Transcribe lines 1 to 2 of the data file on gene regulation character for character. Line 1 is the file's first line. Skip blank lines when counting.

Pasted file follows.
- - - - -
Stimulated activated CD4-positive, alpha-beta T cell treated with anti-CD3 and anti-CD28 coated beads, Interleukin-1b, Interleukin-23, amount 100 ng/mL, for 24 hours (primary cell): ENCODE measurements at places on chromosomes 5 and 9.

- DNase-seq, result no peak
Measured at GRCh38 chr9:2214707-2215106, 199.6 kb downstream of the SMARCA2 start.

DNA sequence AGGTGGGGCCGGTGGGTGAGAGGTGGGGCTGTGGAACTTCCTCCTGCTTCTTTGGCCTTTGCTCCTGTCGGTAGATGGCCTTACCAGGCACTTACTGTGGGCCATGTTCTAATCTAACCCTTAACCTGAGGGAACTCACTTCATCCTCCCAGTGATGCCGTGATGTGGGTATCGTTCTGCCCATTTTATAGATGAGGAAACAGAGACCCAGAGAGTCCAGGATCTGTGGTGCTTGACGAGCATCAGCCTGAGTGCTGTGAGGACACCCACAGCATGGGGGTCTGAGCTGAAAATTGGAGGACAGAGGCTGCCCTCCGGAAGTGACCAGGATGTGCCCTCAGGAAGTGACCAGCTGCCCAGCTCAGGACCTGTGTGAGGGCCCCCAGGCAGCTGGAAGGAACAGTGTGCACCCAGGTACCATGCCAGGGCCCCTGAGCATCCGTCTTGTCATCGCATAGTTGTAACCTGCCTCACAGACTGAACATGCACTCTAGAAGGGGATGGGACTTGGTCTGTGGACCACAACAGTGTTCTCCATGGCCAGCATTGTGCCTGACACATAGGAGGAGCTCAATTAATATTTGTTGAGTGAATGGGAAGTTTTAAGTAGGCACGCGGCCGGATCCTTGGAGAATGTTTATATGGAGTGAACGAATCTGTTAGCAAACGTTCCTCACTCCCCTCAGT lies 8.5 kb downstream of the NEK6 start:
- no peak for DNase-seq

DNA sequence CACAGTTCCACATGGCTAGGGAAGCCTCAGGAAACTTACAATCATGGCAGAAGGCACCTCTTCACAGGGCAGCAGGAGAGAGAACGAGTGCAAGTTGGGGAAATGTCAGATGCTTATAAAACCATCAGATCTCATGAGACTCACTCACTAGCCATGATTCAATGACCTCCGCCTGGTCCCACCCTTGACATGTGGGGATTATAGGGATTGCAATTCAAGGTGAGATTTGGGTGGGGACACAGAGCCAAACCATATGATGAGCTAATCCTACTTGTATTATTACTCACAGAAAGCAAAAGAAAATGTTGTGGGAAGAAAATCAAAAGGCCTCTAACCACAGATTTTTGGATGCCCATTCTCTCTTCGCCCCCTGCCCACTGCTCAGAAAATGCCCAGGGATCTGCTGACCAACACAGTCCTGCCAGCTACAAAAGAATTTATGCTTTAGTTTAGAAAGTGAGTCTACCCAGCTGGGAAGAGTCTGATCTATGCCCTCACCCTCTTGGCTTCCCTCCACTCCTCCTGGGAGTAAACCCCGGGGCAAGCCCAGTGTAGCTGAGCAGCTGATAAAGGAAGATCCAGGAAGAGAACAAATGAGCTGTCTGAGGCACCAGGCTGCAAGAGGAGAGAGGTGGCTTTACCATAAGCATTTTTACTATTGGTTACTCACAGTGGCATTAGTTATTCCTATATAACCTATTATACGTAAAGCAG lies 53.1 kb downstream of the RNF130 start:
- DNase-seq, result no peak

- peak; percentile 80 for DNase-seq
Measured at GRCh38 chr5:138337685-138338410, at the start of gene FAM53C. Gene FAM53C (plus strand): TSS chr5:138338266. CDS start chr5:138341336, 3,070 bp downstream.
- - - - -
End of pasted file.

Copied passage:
Stimulated activated CD4-positive, alpha-beta T cell treated with anti-CD3 and anti-CD28 coated beads, Interleukin-1b, Interleukin-23, amount 100 ng/mL, for 24 hours (primary cell): ENCODE measurements at places on chromosomes 5 and 9.

- DNase-seq, result no peak